A recent study showed that men and women generally react differently under stressful situations – one expert weighs in on what employers can learn from the study.
Researchers delved into the affects that feeling ‘under pressure’ had on participants' ability to make sensible decisions.
“The study showed how the brain processes information at the intersection of emotional response and decision-making,” said Stephanie Preston, associate professor at the University of Michigan’s Psychology Department.
Preston recently spoke about her study at Sydney's Amplify Festival. Participants in the research were tested on how well they allocated their resources and determined when they had ‘enough’ materialistically.
This involved a gambling task, a “well known task” in the field of psychology.
Participants took part in the Iowa Gambling Task (IGT), which is a repetitive card game that gradually teaches individuals that “safe” decks of cards are the most rewarding.
“Most people start by liking the high pay off decks, but over time they learn that they lose too much money and shift over to the safer deck,” Preston explained.
Preston’s research team used the concept of the IGT to design an experiment focused on stress management.
“We were interested in how stress would influence this learning process,” she told HRD Singapore.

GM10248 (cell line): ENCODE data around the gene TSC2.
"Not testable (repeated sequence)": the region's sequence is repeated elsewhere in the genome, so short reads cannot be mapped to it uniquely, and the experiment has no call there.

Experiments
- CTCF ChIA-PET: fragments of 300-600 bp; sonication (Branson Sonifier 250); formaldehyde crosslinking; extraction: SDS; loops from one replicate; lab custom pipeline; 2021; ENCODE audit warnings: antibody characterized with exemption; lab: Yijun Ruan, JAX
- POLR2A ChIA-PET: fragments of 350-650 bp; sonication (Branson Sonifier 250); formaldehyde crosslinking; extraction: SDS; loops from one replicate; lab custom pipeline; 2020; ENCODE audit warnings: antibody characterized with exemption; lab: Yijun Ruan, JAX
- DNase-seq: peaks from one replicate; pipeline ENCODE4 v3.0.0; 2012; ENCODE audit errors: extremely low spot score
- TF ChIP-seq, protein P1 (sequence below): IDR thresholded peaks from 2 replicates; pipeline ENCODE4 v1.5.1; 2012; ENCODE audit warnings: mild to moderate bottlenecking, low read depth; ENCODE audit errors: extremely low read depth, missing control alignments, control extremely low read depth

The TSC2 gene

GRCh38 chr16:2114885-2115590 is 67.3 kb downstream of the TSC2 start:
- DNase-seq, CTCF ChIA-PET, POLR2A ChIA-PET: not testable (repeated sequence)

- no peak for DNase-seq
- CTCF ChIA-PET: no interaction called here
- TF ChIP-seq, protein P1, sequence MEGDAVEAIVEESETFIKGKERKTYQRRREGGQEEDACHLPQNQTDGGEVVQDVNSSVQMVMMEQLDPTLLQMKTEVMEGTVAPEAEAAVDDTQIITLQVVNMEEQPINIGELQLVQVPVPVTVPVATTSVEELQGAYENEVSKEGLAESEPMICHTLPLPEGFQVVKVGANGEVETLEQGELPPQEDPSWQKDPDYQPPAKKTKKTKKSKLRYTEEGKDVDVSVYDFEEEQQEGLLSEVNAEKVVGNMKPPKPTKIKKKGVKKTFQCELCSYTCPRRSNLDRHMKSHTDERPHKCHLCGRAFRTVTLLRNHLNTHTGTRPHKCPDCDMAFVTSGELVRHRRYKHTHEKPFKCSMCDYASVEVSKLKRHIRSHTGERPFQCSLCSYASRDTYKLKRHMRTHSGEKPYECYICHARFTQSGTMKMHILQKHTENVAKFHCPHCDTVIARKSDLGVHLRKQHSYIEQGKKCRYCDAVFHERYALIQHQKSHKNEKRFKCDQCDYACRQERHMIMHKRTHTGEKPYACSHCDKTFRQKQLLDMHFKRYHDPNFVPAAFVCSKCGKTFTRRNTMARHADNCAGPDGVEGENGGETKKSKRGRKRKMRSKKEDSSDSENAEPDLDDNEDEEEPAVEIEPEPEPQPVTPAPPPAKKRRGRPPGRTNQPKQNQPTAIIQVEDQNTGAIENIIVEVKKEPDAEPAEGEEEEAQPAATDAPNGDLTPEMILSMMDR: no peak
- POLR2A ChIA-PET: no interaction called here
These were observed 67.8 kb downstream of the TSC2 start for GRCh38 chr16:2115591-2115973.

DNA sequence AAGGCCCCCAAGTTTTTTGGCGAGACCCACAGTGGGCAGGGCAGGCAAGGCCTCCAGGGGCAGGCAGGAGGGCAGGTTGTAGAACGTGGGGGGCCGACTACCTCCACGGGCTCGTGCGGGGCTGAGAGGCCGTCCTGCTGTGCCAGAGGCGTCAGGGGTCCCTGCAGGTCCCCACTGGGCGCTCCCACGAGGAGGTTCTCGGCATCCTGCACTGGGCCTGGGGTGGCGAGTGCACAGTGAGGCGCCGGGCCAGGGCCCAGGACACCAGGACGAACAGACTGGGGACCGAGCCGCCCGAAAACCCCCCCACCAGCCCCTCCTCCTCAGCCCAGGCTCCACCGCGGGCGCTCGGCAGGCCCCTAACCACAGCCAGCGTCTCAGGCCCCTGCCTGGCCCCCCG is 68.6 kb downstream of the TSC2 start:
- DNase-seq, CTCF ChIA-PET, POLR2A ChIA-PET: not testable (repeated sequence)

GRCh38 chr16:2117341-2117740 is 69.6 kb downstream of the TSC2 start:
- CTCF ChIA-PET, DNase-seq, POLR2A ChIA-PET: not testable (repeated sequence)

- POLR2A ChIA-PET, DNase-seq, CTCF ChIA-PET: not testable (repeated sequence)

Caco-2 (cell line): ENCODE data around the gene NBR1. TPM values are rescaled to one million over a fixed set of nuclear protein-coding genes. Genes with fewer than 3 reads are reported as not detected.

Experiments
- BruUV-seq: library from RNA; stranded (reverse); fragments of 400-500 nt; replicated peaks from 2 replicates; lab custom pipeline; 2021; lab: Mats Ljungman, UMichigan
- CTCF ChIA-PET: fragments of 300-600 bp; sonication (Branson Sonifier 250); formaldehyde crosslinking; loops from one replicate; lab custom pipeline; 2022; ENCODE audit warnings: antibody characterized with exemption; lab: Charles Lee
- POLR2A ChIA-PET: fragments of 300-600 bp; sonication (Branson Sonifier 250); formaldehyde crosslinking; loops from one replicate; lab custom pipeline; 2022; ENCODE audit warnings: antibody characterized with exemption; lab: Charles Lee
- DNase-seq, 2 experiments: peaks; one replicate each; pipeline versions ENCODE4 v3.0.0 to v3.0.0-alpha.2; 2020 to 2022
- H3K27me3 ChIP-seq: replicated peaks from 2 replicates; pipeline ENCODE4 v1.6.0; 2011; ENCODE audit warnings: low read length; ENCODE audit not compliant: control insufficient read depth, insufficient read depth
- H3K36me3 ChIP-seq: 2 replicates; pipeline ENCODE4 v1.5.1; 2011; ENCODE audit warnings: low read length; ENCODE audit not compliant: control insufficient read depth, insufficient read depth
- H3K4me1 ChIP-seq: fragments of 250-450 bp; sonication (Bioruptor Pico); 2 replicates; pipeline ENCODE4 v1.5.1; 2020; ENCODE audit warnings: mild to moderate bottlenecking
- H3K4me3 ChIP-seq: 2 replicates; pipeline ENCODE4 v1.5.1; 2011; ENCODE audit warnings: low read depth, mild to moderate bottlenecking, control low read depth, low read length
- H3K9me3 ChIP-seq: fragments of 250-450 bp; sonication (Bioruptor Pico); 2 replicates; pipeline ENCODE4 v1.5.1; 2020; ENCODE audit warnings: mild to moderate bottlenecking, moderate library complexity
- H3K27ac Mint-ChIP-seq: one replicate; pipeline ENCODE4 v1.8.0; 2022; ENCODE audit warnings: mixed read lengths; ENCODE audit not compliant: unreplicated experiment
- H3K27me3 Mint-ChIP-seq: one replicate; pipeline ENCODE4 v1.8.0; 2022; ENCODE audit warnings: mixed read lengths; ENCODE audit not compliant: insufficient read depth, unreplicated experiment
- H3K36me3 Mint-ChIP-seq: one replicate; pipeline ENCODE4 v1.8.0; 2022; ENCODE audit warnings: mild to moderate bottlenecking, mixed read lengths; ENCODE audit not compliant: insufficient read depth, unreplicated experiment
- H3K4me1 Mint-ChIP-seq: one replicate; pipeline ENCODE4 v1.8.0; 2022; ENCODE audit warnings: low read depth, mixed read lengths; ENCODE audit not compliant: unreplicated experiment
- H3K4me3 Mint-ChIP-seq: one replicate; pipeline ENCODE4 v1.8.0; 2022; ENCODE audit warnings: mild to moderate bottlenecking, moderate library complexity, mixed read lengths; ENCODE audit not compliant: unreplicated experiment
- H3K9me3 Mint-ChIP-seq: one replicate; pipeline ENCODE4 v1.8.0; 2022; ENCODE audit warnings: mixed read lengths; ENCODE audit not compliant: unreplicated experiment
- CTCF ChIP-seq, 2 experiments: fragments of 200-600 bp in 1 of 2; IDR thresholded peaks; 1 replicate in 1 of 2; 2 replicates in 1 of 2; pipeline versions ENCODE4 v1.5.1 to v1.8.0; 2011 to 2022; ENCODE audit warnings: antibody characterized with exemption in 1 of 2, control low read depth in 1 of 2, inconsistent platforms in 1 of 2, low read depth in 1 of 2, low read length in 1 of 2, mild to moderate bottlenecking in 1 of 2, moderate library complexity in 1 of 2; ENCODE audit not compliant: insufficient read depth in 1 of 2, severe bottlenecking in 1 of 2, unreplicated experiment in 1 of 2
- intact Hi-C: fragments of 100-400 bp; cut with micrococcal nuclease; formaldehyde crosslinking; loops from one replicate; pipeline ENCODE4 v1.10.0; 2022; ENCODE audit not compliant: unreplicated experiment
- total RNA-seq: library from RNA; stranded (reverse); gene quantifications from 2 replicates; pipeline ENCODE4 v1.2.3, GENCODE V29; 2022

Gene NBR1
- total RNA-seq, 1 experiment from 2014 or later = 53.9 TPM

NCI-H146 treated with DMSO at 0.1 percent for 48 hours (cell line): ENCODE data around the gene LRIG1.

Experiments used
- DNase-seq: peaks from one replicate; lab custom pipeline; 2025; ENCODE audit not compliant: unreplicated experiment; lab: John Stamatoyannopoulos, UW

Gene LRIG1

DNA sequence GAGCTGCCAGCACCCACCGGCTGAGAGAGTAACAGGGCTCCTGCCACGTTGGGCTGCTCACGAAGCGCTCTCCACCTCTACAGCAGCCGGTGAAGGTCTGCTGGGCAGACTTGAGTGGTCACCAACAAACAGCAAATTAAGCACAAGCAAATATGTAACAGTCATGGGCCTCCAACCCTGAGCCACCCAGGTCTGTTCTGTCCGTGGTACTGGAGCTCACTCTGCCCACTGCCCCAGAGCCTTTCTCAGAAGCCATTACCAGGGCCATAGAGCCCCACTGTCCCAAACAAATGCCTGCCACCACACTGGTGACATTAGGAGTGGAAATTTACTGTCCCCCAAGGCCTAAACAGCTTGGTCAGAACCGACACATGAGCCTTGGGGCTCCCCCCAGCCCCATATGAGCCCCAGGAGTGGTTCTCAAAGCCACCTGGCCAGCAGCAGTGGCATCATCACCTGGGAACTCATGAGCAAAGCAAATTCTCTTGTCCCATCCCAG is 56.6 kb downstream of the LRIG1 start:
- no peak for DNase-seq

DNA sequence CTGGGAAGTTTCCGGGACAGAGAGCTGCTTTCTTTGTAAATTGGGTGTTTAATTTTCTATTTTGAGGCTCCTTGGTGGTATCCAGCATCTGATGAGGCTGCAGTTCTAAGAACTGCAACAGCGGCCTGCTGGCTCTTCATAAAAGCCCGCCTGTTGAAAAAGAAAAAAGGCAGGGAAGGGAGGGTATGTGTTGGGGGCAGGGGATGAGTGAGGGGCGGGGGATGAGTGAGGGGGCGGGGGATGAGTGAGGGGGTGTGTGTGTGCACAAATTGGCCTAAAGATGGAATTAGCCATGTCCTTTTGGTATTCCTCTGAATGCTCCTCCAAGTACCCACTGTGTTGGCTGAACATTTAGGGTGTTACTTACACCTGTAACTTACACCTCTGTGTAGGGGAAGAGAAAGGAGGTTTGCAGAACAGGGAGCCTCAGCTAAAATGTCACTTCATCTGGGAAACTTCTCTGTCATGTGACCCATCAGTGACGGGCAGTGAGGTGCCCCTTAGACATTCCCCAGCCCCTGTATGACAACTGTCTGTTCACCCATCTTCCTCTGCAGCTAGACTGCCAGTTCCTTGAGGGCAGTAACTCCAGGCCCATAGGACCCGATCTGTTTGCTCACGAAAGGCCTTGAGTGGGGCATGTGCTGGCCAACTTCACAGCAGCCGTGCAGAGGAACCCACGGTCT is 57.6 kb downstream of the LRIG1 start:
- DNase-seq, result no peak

Participants were forced into anticipation of stress by giving a speech – which was recorded – in which they discussed the things they disliked about their bodies. According to Preston, this is a “classic experimental way of inducing stress”.
“What they do is play the card game in the anticipatory period,” Preston explained. “When they were not stressed, the men performed slightly better. When people are stressed everybody learns slower, but the women actually got better at the task while the men got worse.”
She added that this comes down to reaching an optimum level of “arousal” – and while stress can induce this for some, for others it can be a distraction.
“I think how we interpret the results in conclusions of paper is an ‘inverted U function’,” she continued. “Everyone has an ideal amount of arousal to be motivated learn at a good rate – but it’s easy to overshoot this and lose the ability to focus on the task at hand.”
“Women typically are not engaged by this task, as they tend to display less competitive behaviour, but stress sharpens their focus,” Preston said. “Males find it inherently exciting to win the game, but under stress they often slip down the ‘hill’.”
What this means for employers
“In a work environment, it’s important to have people motivated enough to care about task,” Preston advised. “But once it turns into a stressful situation then it usually impedes the ability to be productive.”
Preston referred to financial decisions as an example of a situation the experiment may be applicable to.
“In any financial situation there’s going to be people who are naturally more interested and invested in the task,” she said. “Others find these to be stressful and have opted out of making these decisions for themselves.
“In general if you want people to perform at their best you have to make sure that they don’t perceive the task too daunting or difficult. If you want the best performance out of employees you should stimulate them – but remember that while adding pressure might make them work hard at the task, it won’t necessarily make them better.”
She noted that stress tends to lead to fatigue and confusion.
“Sometimes people are pushed to produce the best quality, but this often reduces their productivity.”